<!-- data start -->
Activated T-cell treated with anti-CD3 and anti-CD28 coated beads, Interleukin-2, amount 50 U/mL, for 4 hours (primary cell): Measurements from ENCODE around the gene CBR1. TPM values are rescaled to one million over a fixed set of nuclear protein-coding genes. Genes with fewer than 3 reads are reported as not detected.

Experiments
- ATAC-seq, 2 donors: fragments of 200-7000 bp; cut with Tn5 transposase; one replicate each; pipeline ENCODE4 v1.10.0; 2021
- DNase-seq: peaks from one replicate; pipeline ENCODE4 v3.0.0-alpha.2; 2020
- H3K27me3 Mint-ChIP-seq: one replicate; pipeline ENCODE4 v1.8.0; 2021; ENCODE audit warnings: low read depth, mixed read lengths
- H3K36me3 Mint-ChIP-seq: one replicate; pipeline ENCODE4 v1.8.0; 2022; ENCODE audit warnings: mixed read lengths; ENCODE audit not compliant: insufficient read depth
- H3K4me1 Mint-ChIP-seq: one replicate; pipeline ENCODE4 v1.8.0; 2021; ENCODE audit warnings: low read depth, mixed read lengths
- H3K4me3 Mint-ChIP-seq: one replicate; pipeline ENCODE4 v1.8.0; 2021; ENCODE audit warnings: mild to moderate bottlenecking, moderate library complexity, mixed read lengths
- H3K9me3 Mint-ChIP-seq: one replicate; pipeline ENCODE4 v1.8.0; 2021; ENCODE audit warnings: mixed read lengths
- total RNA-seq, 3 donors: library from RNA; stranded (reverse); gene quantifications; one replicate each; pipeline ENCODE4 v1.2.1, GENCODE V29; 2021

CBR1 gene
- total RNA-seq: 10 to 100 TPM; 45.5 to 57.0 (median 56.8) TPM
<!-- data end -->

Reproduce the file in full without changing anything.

Activated T-cell treated with anti-CD3 and anti-CD28 coated beads, Interleukin-2, amount 50 U/mL, for 4 hours (primary cell): Measurements from ENCODE around the gene CBR1. TPM values are rescaled to one million over a fixed set of nuclear protein-coding genes. Genes with fewer than 3 reads are reported as not detected.

Experiments
- ATAC-seq, 2 donors: fragments of 200-7000 bp; cut with Tn5 transposase; one replicate each; pipeline ENCODE4 v1.10.0; 2021
- DNase-seq: peaks from one replicate; pipeline ENCODE4 v3.0.0-alpha.2; 2020
- H3K27me3 Mint-ChIP-seq: one replicate; pipeline ENCODE4 v1.8.0; 2021; ENCODE audit warnings: low read depth, mixed read lengths
- H3K36me3 Mint-ChIP-seq: one replicate; pipeline ENCODE4 v1.8.0; 2022; ENCODE audit warnings: mixed read lengths; ENCODE audit not compliant: insufficient read depth
- H3K4me1 Mint-ChIP-seq: one replicate; pipeline ENCODE4 v1.8.0; 2021; ENCODE audit warnings: low read depth, mixed read lengths
- H3K4me3 Mint-ChIP-seq: one replicate; pipeline ENCODE4 v1.8.0; 2021; ENCODE audit warnings: mild to moderate bottlenecking, moderate library complexity, mixed read lengths
- H3K9me3 Mint-ChIP-seq: one replicate; pipeline ENCODE4 v1.8.0; 2021; ENCODE audit warnings: mixed read lengths
- total RNA-seq, 3 donors: library from RNA; stranded (reverse); gene quantifications; one replicate each; pipeline ENCODE4 v1.2.1, GENCODE V29; 2021

CBR1 gene
- total RNA-seq: 10 to 100 TPM; 45.5 to 57.0 (median 56.8) TPM